Chapter 3. Focus and Depth of Field
Focus is perhaps the most important component in the success of an image. We all focus our eyes in the natural process of seeing, although lighting conditions, attention span, and our emotional engagement with the scene impact exactly what we comprehend and react to. Thus, we use our eyes to bring the world into optical focus, but we also focus our minds to concentrate our attention on the things we're trying to understand.
This chapter looks at the act of focusing with both our eyes and our minds. Getting the camera to render the world in sharp detail is the first step, while controlling what is in or out of focus allows us to create emphasis and to control the composition of the image. This chapter starts by outlining the basics of digital focusing techniques, and moves quickly to explaining how to control depth of field effects.
The final pages of this chapter present tips for controlling focus and depth of field in specific types of scenes, including landscapes, objects, and close-up photography.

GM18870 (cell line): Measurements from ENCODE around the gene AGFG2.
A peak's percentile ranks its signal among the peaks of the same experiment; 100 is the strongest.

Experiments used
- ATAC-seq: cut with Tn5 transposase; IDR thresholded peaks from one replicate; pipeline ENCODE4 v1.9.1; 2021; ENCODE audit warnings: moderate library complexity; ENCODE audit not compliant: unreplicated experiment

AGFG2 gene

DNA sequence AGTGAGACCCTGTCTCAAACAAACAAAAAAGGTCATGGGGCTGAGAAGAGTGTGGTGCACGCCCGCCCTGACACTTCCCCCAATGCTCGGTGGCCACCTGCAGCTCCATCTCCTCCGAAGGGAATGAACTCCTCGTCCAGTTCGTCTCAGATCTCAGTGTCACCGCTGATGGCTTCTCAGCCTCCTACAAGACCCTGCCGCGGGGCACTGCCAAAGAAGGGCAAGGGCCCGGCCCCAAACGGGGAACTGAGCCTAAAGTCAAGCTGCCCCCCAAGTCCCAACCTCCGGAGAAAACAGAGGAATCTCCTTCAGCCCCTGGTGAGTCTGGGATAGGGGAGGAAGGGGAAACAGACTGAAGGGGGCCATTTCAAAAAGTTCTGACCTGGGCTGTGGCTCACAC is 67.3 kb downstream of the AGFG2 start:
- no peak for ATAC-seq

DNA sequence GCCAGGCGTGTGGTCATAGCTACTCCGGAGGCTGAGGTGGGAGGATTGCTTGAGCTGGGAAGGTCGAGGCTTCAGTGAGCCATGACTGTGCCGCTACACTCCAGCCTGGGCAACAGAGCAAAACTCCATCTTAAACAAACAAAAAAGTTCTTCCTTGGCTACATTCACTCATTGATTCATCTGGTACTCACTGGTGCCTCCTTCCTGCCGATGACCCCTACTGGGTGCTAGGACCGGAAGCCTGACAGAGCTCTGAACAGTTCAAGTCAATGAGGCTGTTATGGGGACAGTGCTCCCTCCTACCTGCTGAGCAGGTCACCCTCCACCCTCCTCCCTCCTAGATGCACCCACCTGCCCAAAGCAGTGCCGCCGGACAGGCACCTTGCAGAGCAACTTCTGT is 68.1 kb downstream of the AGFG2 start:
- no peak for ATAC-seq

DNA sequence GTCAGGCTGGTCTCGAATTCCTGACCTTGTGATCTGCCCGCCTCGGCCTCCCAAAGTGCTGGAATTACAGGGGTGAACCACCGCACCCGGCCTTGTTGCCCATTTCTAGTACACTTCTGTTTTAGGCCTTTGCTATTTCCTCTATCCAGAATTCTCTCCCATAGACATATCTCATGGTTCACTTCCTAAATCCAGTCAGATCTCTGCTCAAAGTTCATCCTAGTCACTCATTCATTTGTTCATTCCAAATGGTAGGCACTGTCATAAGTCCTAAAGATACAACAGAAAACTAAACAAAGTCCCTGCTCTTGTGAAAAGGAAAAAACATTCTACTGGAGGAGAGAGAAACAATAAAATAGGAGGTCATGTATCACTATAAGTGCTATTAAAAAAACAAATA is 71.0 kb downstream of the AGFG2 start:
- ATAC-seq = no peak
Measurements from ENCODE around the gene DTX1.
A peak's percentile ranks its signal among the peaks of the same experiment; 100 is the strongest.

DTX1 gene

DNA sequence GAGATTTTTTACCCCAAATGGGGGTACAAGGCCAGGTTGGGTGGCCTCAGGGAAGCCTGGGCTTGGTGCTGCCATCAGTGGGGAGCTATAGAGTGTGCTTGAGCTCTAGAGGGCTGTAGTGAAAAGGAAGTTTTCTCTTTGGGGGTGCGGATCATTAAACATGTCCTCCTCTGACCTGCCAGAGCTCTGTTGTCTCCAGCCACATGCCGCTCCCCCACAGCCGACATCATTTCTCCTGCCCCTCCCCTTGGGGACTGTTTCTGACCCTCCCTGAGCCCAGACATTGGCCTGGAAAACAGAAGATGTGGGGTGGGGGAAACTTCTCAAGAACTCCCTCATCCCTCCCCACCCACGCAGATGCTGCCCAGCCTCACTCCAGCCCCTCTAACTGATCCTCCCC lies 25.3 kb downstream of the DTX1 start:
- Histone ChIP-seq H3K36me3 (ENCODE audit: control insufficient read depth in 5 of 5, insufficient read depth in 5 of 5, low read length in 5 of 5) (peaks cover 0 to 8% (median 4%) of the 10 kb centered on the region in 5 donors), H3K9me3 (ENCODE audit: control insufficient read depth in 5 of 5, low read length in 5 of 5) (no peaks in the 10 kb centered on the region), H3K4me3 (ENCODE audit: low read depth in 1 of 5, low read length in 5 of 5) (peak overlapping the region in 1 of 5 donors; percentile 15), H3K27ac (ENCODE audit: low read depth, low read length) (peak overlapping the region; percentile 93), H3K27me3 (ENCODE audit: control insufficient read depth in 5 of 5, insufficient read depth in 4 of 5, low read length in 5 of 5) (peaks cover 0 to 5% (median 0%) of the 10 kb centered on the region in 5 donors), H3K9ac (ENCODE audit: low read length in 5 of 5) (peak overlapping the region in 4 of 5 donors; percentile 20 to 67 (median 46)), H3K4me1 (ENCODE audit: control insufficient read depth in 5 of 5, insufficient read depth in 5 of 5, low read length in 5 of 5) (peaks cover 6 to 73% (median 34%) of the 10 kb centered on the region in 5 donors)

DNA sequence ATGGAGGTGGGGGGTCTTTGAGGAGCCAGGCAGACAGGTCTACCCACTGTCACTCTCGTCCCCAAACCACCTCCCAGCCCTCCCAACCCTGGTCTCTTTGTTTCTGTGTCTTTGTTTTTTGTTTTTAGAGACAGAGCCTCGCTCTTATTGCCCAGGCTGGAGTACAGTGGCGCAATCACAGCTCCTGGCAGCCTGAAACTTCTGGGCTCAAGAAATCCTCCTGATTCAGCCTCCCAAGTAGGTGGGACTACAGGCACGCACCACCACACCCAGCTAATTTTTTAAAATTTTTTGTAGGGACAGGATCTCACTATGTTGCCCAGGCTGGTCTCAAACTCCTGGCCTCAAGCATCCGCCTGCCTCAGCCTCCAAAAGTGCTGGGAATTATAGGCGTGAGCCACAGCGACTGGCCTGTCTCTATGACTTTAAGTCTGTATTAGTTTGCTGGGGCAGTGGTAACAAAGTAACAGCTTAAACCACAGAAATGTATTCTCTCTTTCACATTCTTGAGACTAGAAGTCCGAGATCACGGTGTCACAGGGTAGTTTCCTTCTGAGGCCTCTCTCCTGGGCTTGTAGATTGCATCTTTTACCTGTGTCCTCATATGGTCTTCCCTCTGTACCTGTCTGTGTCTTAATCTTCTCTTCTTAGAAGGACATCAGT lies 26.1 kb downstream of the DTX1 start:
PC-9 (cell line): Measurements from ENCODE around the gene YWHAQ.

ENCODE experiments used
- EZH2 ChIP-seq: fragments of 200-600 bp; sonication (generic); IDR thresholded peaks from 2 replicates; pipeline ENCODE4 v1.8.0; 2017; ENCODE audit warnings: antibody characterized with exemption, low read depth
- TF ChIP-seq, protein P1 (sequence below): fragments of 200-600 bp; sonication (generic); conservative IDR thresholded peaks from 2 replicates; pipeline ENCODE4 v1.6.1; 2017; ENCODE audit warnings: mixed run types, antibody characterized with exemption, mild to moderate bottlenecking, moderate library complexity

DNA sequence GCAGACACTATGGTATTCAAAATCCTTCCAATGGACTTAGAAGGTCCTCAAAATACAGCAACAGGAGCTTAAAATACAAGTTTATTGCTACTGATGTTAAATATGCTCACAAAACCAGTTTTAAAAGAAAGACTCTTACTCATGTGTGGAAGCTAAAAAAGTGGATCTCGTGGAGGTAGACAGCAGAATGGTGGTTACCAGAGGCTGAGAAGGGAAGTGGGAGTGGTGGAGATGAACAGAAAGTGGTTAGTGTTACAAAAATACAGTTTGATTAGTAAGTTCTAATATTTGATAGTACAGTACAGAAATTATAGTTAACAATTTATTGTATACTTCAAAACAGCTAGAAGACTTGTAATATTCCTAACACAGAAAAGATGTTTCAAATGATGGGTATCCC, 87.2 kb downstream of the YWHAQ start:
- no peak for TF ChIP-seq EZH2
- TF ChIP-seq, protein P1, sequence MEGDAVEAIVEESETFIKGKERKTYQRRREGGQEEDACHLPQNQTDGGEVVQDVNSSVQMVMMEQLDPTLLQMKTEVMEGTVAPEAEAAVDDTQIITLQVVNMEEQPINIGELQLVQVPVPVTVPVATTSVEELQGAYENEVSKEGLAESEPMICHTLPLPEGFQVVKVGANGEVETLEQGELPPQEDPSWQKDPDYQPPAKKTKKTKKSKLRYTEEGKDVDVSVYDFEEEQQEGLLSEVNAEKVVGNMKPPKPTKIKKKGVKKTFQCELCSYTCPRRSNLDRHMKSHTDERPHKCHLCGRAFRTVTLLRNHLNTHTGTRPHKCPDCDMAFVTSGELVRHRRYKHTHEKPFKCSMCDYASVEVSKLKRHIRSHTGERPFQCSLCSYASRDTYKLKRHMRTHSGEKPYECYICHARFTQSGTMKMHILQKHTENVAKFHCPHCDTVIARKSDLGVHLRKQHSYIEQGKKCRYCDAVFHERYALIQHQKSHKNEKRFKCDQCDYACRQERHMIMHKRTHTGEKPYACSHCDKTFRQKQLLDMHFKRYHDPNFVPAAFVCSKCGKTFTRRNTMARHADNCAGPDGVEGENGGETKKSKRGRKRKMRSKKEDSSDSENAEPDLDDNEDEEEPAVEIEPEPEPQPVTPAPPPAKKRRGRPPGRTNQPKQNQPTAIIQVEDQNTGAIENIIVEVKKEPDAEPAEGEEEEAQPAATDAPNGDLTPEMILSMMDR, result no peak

Focus, Sharpness, and Depth of Field
Focus and sharpness may sound like the same thing, but they really are two related but separate components of good photography. Sharpness refers to the crisp clarity and detail present in a photograph, while focus refers to the controls and action required by your camera to achieve the final sharpness result.
Camera manufacturers have been on a holy quest to get us to forget about focus, assuring us that the cameras are automatic and intuitive enough to read the sceneas well as our minds. Although this is often true, there are times when the camera is less than intuitive, and we have to give it a nudge to get the focus right. To help you do that, we're going to examine the mechanics behind focusing systems, explaining how they work and when you should shift from auto to manual.
Focus is also one of the means by which you determine a photo's depth of field. Depth of field is interesting because it controls what parts of the image are in focus as well as the overall clarity of the subject. Thus depth of field plays a significant role as a compositional element, controlling where the viewer looks and the speed with which his or her eyes move through the scene. These issues are covered in greater detail in the next chapter on composition, but for now, the important thing is to understand what depth of field is and how to control it.